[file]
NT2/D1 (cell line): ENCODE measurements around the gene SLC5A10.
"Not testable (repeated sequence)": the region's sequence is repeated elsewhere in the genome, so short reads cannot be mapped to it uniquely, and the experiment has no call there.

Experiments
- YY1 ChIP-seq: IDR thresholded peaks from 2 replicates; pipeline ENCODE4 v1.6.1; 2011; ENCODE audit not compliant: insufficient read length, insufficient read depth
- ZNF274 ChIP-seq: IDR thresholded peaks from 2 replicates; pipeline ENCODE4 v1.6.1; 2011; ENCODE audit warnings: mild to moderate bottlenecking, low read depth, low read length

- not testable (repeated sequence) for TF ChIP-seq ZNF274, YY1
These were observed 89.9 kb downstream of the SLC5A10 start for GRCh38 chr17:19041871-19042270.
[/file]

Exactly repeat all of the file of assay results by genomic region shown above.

NT2/D1 (cell line): ENCODE measurements around the gene SLC5A10.
"Not testable (repeated sequence)": the region's sequence is repeated elsewhere in the genome, so short reads cannot be mapped to it uniquely, and the experiment has no call there.

Experiments
- YY1 ChIP-seq: IDR thresholded peaks from 2 replicates; pipeline ENCODE4 v1.6.1; 2011; ENCODE audit not compliant: insufficient read length, insufficient read depth
- ZNF274 ChIP-seq: IDR thresholded peaks from 2 replicates; pipeline ENCODE4 v1.6.1; 2011; ENCODE audit warnings: mild to moderate bottlenecking, low read depth, low read length

- not testable (repeated sequence) for TF ChIP-seq ZNF274, YY1
These were observed 89.9 kb downstream of the SLC5A10 start for GRCh38 chr17:19041871-19042270.